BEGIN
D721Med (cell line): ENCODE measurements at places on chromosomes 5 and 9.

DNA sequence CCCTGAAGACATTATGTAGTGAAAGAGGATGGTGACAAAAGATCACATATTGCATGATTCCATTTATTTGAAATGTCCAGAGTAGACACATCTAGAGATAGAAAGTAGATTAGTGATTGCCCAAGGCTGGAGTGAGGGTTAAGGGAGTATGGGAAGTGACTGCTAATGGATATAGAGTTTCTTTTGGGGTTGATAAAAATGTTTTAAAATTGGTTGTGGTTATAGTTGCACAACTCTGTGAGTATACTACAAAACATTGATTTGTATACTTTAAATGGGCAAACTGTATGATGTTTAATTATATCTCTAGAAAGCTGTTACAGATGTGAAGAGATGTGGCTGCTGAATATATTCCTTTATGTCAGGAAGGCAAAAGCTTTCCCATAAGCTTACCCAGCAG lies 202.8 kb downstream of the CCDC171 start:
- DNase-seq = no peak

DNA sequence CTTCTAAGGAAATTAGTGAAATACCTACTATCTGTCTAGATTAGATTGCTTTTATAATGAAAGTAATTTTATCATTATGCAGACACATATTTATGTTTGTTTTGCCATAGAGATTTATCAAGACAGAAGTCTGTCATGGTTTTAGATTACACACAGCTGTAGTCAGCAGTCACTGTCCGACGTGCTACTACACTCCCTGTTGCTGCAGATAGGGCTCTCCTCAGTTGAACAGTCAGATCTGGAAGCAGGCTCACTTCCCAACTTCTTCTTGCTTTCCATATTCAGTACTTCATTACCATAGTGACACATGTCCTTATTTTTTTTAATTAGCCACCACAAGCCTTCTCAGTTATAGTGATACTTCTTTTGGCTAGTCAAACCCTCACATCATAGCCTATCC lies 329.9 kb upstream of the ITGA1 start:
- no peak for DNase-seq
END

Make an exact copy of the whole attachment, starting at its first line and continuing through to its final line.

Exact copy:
D721Med (cell line): ENCODE measurements at places on chromosomes 5 and 9.

DNA sequence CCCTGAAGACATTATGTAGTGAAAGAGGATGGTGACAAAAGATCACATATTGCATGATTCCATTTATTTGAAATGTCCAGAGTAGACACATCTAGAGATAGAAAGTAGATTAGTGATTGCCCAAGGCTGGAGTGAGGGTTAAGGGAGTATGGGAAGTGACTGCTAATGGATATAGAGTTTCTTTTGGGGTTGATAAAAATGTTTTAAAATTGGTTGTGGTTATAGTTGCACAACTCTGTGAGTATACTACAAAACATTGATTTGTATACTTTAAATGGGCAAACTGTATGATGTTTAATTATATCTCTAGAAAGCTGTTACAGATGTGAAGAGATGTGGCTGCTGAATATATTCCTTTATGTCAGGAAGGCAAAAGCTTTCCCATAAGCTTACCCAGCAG lies 202.8 kb downstream of the CCDC171 start:
- DNase-seq = no peak

DNA sequence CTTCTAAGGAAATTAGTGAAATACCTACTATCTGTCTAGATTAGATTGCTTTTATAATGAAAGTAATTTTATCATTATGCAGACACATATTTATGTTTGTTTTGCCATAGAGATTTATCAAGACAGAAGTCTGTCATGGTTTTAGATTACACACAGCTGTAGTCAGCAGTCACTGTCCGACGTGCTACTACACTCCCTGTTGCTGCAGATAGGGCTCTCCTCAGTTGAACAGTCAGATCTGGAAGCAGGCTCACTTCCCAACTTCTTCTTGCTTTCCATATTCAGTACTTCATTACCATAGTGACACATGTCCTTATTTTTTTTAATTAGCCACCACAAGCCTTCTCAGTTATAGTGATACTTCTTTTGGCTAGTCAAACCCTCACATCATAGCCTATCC lies 329.9 kb upstream of the ITGA1 start:
- no peak for DNase-seq